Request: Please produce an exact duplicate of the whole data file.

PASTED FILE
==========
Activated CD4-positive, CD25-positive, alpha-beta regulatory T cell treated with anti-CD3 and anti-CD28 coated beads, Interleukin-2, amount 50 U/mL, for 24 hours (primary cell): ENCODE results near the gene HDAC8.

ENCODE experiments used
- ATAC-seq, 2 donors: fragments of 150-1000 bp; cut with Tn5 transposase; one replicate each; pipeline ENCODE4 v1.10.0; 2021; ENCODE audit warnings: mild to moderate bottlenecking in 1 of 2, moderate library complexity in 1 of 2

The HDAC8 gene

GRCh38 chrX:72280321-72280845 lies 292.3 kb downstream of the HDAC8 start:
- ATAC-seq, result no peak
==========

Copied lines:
Activated CD4-positive, CD25-positive, alpha-beta regulatory T cell treated with anti-CD3 and anti-CD28 coated beads, Interleukin-2, amount 50 U/mL, for 24 hours (primary cell): ENCODE results near the gene HDAC8.

ENCODE experiments used
- ATAC-seq, 2 donors: fragments of 150-1000 bp; cut with Tn5 transposase; one replicate each; pipeline ENCODE4 v1.10.0; 2021; ENCODE audit warnings: mild to moderate bottlenecking in 1 of 2, moderate library complexity in 1 of 2

The HDAC8 gene

GRCh38 chrX:72280321-72280845 lies 292.3 kb downstream of the HDAC8 start:
- ATAC-seq, result no peak